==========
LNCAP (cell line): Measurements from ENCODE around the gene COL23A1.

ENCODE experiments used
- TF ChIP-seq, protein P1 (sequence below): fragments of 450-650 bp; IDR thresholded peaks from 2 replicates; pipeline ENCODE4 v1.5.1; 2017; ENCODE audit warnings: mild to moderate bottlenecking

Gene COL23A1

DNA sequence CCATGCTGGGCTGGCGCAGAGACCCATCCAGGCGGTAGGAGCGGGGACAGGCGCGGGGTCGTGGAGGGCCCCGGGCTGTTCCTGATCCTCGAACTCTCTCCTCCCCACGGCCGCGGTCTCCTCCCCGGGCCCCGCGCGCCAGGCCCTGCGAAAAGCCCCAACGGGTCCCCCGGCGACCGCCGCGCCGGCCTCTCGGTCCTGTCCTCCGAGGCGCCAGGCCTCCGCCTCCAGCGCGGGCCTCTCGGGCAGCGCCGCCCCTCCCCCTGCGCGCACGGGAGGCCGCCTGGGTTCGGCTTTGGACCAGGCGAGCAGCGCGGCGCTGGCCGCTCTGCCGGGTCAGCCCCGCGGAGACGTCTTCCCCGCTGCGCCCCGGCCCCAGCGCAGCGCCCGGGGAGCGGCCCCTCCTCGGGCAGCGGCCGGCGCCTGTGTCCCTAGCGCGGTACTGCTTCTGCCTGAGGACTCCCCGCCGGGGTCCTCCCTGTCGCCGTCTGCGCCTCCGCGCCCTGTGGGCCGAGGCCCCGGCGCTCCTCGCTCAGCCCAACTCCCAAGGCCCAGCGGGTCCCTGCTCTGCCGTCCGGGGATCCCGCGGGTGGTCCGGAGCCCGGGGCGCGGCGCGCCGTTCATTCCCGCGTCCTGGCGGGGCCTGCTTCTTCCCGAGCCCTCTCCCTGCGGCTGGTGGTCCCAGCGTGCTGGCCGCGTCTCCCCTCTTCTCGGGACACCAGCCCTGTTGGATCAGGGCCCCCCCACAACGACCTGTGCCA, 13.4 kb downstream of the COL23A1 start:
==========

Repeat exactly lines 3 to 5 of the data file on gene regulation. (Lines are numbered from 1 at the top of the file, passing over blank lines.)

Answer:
- TF ChIP-seq, protein P1 (sequence below): fragments of 450-650 bp; IDR thresholded peaks from 2 replicates; pipeline ENCODE4 v1.5.1; 2017; ENCODE audit warnings: mild to moderate bottlenecking

Gene COL23A1

DNA sequence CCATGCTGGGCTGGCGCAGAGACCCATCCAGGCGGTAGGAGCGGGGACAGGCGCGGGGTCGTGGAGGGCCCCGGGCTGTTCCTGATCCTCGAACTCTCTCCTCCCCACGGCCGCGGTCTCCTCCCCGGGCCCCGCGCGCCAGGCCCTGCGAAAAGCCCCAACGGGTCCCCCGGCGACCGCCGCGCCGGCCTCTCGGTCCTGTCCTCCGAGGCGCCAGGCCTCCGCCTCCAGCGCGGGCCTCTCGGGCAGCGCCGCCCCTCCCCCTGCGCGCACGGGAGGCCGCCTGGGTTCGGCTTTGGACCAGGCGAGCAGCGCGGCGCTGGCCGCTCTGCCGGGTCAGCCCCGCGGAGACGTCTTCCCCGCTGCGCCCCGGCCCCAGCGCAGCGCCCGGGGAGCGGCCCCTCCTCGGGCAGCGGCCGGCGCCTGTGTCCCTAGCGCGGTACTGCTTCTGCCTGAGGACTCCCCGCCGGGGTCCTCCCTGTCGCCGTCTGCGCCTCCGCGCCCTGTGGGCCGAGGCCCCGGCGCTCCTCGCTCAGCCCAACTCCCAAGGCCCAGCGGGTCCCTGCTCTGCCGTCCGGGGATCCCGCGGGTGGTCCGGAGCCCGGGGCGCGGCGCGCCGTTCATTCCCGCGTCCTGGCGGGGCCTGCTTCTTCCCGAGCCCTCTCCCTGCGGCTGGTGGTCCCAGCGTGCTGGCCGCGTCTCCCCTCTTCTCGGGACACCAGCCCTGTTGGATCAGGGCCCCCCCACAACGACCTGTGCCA, 13.4 kb downstream of the COL23A1 start: